For this month’s spotlight, I was inspired by my precept on James Baldwin, where he stresses that it is by taking the time to listen to the story of all individuals that helps to preserve the human connection that is often ceasing. With our common love for the great books, I thought it would be interesting to interview Laura Cooley, one of our Meem Library librarians.
Hello, Mrs. Cooley, tell me about where you grew up?
I grew up in the West River, Maryland which is two rivers South from the river that the Annapolis campus is on.
What was it like growing up in Maryland?
It was interesting, we were near the water. We actually moved there when I was in 4th grade because there was a creek in our backyard and my father had bought a sailboat the year I was born and he wanted to be closer to the boat. He moved us from College Park Maryland where he used to bike to work, to West River, where he had to commute an hour each way, so that he could keep the boat close by. It was very rural but I was fortunate to have some good friends.
Did you stay in West River or did you move around?
No, I only moved once.
How did you end up at St. John’s ?
During high school, junior year, I took an AP English class that visited SJC once a year to do a seminar and tutorial; my sister and a friend of mine had done it. I think it was when my sister told me about her experience that I started to really think about St. Johns, by the time I was a senior and visited, I had already been accepted. I thought about going to Hampshire College which is extremely different from St. Johns. I went to visit Hampshire and the Annapolis campus. The visit in Annapolis determined it for me!
What do you remember most about your visit?
The two things I vividly remember, was a sophomore music class, they were studying the music notation geometrically and everyone was drawing and running around and were so excited and enthusiastic. I was just thrilled, I had never seen people that on fire about anything in my public school. And then I remember this guy, he was bald and had a big leather jacket on, and he was talking about how God was such a bully and I thought that was great!
I talked to a lot of people and was laughing more than I ever had.
Did you attend the Annapolis or Santa Fe campus?
I went to Annapolis my freshman year because it was closer, and then half of my class transferred my sophomore year to Santa Fe. There are only a few of us that took a year off and returned to Santa Fe for two years. I went to get my library science degree at the University of Michigan, and worked at the Colorado College library for a year. I had worked at the SJC library during the summer of my junior and senior year. The library director who knew me pretty well called me to tell me to apply for a position that had just opened up! I came back quickly as a staff member, while doing the Eastern Classics Program which I did part time over three years.
You mentioned that you took a gap year, what was that like?
Well, I thought I wasn’t coming back. I had been enabled but I felt like I needed to do something else. I thought I needed to try and live in a city by myself so I went to San Francisco! While I was living there I applied and got into Evergreen to do landscape architecture, I liked working in plant nurseries. After I had gotten accepted, I started reading the dialogues and looked at the Greek again and I called the registrar’s office and told them I needed to start all over again!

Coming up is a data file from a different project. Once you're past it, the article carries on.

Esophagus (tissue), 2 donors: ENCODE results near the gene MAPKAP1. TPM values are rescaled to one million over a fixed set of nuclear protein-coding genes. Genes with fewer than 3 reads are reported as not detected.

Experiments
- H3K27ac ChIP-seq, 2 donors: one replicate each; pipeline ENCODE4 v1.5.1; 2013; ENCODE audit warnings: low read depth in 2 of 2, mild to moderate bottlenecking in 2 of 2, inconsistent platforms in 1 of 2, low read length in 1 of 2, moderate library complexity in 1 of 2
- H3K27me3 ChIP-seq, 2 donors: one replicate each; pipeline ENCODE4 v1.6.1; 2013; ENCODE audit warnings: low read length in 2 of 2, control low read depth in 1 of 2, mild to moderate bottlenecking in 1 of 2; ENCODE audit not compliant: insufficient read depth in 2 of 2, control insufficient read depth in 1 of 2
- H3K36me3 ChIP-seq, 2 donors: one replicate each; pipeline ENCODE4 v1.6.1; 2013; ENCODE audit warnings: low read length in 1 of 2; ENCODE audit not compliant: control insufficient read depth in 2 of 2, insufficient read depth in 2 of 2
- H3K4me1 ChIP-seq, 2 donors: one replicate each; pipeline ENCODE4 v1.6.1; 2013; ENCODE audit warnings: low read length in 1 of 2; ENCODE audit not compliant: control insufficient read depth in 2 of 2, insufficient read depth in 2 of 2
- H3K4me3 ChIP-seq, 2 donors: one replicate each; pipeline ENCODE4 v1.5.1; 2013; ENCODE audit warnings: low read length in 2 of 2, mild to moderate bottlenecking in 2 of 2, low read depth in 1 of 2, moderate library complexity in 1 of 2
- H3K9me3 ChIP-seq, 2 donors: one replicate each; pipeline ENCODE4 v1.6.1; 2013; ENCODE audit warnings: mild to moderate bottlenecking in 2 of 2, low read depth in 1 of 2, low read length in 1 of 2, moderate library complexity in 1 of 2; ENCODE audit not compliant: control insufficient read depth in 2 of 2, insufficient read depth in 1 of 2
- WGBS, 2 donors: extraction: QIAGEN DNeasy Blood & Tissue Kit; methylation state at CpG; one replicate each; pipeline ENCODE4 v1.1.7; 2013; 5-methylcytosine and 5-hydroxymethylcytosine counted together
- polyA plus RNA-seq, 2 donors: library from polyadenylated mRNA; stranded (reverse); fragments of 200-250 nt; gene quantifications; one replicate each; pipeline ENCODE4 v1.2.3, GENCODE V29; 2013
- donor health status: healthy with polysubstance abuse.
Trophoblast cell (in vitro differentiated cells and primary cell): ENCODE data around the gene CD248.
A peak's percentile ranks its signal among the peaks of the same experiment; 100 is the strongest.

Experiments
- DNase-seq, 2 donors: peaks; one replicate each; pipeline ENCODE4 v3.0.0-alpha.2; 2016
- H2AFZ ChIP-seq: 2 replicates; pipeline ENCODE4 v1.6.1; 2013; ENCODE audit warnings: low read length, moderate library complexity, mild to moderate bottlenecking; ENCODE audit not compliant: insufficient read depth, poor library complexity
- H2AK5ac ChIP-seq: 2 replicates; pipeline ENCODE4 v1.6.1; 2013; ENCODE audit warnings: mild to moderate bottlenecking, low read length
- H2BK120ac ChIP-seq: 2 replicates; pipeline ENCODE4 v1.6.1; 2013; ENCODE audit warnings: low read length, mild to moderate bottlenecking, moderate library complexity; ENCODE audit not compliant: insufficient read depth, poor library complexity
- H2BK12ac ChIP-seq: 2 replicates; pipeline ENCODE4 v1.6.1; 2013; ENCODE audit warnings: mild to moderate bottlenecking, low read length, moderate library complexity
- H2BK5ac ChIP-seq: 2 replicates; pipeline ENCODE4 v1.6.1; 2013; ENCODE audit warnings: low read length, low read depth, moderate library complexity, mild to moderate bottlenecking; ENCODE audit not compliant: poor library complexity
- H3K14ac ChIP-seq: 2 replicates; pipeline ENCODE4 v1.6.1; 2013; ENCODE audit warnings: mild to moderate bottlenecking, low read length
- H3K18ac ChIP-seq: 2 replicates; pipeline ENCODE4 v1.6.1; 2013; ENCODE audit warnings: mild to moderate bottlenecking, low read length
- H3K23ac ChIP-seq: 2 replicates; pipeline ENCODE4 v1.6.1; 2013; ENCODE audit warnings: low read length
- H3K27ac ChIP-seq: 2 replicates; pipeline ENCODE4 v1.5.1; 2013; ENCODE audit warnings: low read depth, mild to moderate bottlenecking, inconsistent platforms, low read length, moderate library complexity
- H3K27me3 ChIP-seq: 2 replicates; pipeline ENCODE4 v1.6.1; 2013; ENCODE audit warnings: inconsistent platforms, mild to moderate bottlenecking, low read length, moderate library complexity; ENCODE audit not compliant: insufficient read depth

What was it like coming back?
It was just as hard when I came back, it was the hardest thing I ever did. I read everything twice and did everything to try and understand what I was reading and sometimes I didn’t get a lot of it, but I stayed and there is a sense of completion. Things come back to me now that I know and would like to reread. I haven’t picked up those books yet, I’m still reading other things. Even though it was difficult for me, I knew it was important and that I needed to stay. At St. John’s, I was completely out of my comfort zone and I knew that I was learning and growing, but up to that point it had been so different. At public school, I knew how to be a good student and how to play that game but I couldn’t fake it here. It wasn’t just about working harder, I think I’m a highly intuitive person and not a logical person which often made conversation difficult. One of my difficulties was how to talk about my ideas when I didn’t know how to prove them. Till this day, I fully believe this education is for everyone, and we all have different ways of learning. I am still trying to figure out what my learning is.
How was it being a student here versus being part of the staff?
I used to work at the circulation desk and had many fruitful conversations with the students. I couldn’t remember the texts, so I would pretend never to have read it and work on it from there with them and I loved those conversations! I love what’s happening here, I completely believe in this pursuit of clarity about what it means to be a human being, and a human being in the company of others. When I started at SJC, I had a sense that I wanted to understand the foundations of our society and culture and [now] I think it’s a lot broader than that. When I think back on my education, it really is just about learning how to be a human being, and not just about our being in a specific society. I am still on that search, and I hope to be on that search for the rest of my life.
Special thanks to Mrs. Cooley for sitting down with me to talk about her story.